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The Connection Between Eczema & Food Allergies

a group of common foods that people are allergic too, as well as a label with the words "food allergy".

If you struggle with eczema, you’ve likely heard about the importance of identifying what your unique triggers are to avoid flare-ups. One effective strategy is to keep a journal to note when you get a flare-up and track activities, products, and food consumed before it occurred. Additionally, we’ve compiled a list of common eczema triggers that can help you get started. You can find this list in our blog post, “Soothing Solutions: A Guide to Eczema Relief”. 

We want to bring awareness to the possibility that your eczema flare-ups may be triggered by a food allergy; common triggers include

  • Eggs

  • Peanuts

  • Cow’s milk

  • Baby formula for infants. For babies with eczema, hypoallergenic formulas (cow's milk free) can be a great alternative. There are also options for soy free formulas if your child is allergic to soy. Contact us if you need additional information on baby formula. Our talented technical team will be glad to help you!

There is also the possibility that it can be the other way around - eczema can cause the development of a food allergy! Statistics show that food allergies are actually more common in infants with eczema and a family history of a food allergy. Around 30% of babies in these groups end up developing a food allergy compared to only 10% of the general population. 

boy about to scratch eczema on his lips and face.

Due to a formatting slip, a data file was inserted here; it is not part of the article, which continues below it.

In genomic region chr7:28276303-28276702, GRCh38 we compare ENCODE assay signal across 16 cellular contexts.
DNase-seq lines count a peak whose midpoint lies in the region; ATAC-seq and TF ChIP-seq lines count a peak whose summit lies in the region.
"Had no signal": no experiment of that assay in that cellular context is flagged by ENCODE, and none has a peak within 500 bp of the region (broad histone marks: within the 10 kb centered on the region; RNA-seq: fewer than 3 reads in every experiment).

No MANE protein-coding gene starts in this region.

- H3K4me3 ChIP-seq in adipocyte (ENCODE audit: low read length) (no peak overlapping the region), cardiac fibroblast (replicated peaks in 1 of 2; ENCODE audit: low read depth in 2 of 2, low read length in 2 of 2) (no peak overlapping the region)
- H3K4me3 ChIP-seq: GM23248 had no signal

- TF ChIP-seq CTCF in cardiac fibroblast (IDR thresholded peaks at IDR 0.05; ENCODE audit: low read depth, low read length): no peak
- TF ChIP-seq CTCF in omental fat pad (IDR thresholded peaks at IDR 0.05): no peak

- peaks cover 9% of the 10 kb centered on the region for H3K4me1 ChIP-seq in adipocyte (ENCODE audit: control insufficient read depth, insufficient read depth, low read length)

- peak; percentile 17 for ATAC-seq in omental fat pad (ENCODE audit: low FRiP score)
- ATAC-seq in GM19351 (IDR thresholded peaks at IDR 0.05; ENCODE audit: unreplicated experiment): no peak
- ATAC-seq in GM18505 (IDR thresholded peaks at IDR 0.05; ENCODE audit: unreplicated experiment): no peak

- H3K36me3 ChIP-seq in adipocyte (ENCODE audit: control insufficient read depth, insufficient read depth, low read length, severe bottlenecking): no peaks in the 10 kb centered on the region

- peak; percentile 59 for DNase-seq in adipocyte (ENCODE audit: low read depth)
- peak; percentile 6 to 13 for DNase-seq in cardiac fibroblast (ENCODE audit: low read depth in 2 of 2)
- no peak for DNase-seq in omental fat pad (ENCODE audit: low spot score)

The theory is, there are a lot of immune cells inside the skin, and inflamed, flaky skin characteristic of eczema can allow small food particles through the skin. These particles encounter immune cells, which react to the food as an intruder, triggering an immune response. This can result in the onset of a food allergy, especially when eczema is poorly controlled or if children are restricted from eating certain foods when they are younger. 

There are two types of reactions to foods that are observed in children with eczema, which can make it hard to pinpoint the cause.

The first are immediate reactions, usually developing immediately or within a short time after eating a certain food (usually 30-60 min). This is due to a certain antibody the immune system produces, called IgE. Symptoms include hives, itching, diarrhea, vomiting, and others. If your child is experiencing these types of reactions, they need to be referred to a specialist allergy clinic for testing. Common food triggers for this response are milk, eggs, nuts/seeds, shellfish, fish, and wheat. 

The second are delayed reactions, causing eczema to get worse after 24-48 hours from eating the food. Unlike the immediate reaction, this response is not due to antibody production, so blood tests or skin pricks are not helpful. Excluding a certain food from your or your child’s diet may not be helpful, unless your doctor recommends (Any allergy tests should be interpreted by and discussed with a specialist!). The best way to avoid eczema flares is to focus on treating eczema itself. Learn more about treatment strategies from our blog posts, “Struggle with Eczema? This is What Your Skin Microbiome May Look Like” and “An Effective 3 Step Skincare Routine for Baby Eczema”.


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